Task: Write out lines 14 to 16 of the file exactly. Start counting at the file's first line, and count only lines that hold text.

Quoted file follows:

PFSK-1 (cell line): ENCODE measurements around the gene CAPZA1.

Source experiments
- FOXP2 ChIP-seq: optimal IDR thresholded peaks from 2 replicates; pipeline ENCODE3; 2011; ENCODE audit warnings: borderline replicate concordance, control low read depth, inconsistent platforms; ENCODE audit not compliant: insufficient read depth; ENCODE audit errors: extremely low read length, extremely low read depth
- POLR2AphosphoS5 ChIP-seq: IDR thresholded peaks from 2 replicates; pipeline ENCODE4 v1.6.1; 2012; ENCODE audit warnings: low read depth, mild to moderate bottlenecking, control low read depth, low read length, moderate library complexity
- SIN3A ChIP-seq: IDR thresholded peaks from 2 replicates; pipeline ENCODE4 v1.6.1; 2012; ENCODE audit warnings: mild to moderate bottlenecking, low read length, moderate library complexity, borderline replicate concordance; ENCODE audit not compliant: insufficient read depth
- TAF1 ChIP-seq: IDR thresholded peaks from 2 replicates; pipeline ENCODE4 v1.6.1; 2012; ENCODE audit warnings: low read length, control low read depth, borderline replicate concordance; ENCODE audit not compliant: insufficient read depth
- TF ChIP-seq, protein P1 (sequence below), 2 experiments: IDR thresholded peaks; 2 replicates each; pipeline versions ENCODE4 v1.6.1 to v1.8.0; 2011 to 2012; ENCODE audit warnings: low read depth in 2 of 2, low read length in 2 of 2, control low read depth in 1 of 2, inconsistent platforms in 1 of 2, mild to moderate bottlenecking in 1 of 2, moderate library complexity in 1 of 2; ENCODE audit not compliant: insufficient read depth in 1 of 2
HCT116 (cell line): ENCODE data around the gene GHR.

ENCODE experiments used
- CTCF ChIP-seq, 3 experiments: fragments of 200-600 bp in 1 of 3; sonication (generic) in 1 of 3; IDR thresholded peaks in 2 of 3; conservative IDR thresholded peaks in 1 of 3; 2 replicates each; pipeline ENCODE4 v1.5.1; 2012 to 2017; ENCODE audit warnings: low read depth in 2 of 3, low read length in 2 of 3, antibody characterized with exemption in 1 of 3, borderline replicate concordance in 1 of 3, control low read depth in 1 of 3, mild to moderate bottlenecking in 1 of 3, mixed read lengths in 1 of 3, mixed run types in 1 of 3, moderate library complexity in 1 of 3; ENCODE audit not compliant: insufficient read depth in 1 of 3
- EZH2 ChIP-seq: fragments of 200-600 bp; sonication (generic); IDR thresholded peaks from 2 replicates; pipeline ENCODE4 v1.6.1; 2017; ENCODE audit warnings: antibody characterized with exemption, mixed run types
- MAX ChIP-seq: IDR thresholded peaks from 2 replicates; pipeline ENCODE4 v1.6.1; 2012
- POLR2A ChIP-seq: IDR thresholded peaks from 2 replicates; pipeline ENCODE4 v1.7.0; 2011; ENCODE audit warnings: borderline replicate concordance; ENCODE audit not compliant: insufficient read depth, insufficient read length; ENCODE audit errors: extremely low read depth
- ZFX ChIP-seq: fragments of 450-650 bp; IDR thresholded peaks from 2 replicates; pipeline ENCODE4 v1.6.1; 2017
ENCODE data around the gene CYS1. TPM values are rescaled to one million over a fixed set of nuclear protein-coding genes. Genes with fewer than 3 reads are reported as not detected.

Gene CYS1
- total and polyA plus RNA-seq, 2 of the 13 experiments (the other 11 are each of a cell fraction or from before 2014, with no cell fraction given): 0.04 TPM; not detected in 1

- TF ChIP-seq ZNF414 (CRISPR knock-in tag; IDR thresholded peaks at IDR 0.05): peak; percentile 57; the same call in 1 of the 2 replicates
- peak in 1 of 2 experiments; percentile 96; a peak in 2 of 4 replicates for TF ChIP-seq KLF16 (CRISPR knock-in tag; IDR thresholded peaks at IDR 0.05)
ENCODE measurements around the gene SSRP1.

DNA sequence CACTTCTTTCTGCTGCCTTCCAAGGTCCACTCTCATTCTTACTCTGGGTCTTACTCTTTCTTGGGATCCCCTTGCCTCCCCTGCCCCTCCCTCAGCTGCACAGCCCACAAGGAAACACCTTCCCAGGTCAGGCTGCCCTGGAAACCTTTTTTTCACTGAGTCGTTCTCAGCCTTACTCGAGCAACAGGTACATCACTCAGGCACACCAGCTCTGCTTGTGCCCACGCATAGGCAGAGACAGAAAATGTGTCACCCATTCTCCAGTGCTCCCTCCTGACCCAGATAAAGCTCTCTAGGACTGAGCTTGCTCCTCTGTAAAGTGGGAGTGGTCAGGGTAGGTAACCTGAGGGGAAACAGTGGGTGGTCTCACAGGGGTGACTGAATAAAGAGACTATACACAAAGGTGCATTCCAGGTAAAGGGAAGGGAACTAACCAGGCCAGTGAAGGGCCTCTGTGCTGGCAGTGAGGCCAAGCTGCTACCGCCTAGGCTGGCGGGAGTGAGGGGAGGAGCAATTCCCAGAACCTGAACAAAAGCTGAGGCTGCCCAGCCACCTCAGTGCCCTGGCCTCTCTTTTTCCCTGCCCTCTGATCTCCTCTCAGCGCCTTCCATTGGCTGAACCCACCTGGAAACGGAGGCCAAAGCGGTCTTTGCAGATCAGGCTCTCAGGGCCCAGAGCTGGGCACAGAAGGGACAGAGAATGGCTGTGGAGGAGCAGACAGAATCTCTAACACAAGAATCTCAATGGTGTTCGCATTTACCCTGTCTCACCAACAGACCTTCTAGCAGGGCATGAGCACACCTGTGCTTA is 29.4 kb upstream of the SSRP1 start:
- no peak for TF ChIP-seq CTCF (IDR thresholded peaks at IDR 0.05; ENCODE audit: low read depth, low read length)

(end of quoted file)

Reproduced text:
- ZFX ChIP-seq: fragments of 450-650 bp; IDR thresholded peaks from 2 replicates; pipeline ENCODE4 v1.6.1; 2017
ENCODE data around the gene CYS1. TPM values are rescaled to one million over a fixed set of nuclear protein-coding genes. Genes with fewer than 3 reads are reported as not detected.

Gene CYS1